Around six-in-ten Democrats support increased spending for scientific research, compared with 40% of Republicans, a gap that has grown over time.
Support for focusing on alternative energy development (is up slightly since December 2014, but wide political differences remain.
Pew Research Center President Michael Dimock examines the changes – some profound, some subtle – that the U.S. experienced during Barack Obama’s presidency.
A majority of U.S. adults say stricter environmental laws and regulations are worth the cost, while roughly a third say such regulations cost too many jobs and hurt the economy.
Three-quarters or more of Americans are confident in the military, medical scientists and scientists in general to act in the best interests of the public. But fewer than half report similar confidence in the news media, business leaders and elected officials.
Amid wide partisan divides over climate issues, conservative Republicans are especially skeptical of climate scientists' understanding and research.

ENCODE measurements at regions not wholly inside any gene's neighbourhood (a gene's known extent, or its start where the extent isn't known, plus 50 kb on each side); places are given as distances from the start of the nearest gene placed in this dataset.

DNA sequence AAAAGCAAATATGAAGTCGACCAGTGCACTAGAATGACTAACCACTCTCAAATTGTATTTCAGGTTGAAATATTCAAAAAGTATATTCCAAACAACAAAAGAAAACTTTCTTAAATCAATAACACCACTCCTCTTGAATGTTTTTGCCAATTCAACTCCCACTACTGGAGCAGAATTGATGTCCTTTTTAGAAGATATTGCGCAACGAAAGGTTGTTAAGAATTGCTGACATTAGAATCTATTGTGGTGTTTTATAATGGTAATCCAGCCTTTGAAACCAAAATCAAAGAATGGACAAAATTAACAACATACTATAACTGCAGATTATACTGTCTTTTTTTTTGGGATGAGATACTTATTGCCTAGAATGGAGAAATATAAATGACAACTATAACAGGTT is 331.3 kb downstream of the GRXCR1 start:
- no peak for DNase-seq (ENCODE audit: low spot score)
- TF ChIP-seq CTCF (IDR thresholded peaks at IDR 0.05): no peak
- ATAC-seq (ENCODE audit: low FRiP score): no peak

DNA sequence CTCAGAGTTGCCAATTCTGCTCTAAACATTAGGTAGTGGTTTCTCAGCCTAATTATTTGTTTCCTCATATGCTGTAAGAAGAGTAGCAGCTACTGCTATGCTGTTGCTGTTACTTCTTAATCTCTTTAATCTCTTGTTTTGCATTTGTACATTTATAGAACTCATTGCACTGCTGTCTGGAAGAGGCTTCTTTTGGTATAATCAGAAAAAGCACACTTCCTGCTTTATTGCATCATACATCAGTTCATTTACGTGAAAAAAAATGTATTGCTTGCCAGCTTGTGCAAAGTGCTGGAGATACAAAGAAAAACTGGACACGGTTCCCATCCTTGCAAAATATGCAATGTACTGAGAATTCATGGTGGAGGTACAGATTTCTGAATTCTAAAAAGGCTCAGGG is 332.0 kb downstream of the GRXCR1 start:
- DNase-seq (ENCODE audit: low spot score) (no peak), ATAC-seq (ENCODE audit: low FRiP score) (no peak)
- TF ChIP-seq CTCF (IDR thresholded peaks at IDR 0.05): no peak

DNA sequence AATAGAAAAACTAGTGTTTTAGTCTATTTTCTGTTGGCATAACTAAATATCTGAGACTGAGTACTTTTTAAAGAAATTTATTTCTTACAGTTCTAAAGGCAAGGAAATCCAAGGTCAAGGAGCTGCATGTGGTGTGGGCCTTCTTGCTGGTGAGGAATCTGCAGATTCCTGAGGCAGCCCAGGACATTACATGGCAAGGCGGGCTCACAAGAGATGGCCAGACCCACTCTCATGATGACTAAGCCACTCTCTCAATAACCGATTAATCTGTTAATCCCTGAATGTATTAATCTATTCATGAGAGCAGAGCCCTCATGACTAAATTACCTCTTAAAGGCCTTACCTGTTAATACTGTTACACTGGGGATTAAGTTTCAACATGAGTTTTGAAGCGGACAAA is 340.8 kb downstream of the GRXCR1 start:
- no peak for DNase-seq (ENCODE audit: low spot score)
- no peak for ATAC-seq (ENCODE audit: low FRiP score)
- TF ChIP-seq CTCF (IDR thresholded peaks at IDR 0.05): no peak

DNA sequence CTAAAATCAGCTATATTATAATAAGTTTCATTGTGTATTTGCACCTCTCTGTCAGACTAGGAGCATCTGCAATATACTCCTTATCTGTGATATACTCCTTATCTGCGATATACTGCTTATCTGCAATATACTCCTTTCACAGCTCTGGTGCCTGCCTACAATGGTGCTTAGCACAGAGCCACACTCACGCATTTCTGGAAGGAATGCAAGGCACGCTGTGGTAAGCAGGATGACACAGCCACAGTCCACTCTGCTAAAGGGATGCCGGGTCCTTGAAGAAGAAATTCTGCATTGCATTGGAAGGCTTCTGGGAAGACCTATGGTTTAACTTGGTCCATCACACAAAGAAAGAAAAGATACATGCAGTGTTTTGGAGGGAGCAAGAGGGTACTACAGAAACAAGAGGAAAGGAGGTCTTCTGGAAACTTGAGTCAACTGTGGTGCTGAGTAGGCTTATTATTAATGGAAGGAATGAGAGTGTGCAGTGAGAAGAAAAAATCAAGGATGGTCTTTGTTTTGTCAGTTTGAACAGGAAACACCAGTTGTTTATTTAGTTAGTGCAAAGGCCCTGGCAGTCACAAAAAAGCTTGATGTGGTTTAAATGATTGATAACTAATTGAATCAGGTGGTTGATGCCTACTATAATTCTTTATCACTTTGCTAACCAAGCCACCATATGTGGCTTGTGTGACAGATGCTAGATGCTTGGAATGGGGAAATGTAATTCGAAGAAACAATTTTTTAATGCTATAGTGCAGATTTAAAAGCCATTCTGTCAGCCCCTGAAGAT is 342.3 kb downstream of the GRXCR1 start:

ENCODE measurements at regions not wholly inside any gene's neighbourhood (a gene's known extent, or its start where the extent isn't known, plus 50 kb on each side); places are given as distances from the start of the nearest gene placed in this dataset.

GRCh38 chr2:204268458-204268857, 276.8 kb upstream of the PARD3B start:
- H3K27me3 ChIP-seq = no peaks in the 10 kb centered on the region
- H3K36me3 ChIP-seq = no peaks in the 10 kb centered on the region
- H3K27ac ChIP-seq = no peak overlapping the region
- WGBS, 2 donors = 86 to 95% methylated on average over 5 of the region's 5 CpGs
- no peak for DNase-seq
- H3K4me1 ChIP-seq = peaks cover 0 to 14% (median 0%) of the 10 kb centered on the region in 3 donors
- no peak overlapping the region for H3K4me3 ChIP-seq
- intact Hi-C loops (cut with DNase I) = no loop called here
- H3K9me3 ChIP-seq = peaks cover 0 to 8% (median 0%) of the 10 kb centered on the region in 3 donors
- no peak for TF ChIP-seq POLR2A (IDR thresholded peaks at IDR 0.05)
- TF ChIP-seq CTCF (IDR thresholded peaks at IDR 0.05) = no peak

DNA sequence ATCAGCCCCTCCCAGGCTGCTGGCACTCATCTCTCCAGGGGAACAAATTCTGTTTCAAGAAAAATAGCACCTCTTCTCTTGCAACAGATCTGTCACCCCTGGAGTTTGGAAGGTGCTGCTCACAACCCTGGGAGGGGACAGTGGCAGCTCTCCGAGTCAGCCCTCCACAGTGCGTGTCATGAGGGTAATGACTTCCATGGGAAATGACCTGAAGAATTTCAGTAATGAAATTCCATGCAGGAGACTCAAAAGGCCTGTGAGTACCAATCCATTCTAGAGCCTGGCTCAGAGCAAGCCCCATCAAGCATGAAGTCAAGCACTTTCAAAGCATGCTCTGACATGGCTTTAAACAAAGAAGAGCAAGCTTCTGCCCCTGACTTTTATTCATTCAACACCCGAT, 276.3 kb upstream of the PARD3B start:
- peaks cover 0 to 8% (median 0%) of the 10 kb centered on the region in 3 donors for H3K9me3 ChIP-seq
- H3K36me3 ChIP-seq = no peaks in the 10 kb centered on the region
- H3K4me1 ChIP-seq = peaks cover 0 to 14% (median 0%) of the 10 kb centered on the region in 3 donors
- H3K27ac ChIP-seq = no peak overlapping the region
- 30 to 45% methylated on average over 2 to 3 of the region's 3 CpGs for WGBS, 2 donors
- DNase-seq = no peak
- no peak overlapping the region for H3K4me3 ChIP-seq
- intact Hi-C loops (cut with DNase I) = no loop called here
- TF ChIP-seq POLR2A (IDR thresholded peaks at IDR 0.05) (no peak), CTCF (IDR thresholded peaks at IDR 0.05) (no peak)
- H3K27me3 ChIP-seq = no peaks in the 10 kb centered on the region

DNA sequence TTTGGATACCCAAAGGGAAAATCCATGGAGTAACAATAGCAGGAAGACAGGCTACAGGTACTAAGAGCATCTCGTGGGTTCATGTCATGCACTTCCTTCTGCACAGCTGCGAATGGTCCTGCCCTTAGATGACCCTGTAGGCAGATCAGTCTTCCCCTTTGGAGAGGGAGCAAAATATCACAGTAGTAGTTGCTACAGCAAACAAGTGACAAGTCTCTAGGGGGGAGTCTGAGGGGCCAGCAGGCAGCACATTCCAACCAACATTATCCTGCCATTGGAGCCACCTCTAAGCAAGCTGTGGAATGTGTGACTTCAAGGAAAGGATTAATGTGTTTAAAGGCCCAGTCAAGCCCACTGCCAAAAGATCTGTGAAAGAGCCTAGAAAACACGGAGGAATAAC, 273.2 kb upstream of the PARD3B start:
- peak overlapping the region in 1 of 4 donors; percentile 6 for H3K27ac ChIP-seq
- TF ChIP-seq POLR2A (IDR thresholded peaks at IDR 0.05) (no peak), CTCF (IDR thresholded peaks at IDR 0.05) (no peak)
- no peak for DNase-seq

The debate over the safety of genetically modified foods has put state lawmakers who favor requiring labeling of these products at odds with counterparts in Congress who oppose it. Americans’ concerns about GM foods are providing the backdrop: A majority of them believe such foods are generally unsafe to eat.
This report provides a deeper examination of views about key science topics by members of the American Association for the Advancement of Science.
NASA continues to be very popular among the public, with four times as many Americans holding a favorable view of the space agency as unfavorable (68% vs. 17%).
Americans are becoming more aware of the domestic energy boom and the recent drop in gas prices. Yet, views of energy policies have changed only modestly since 2011.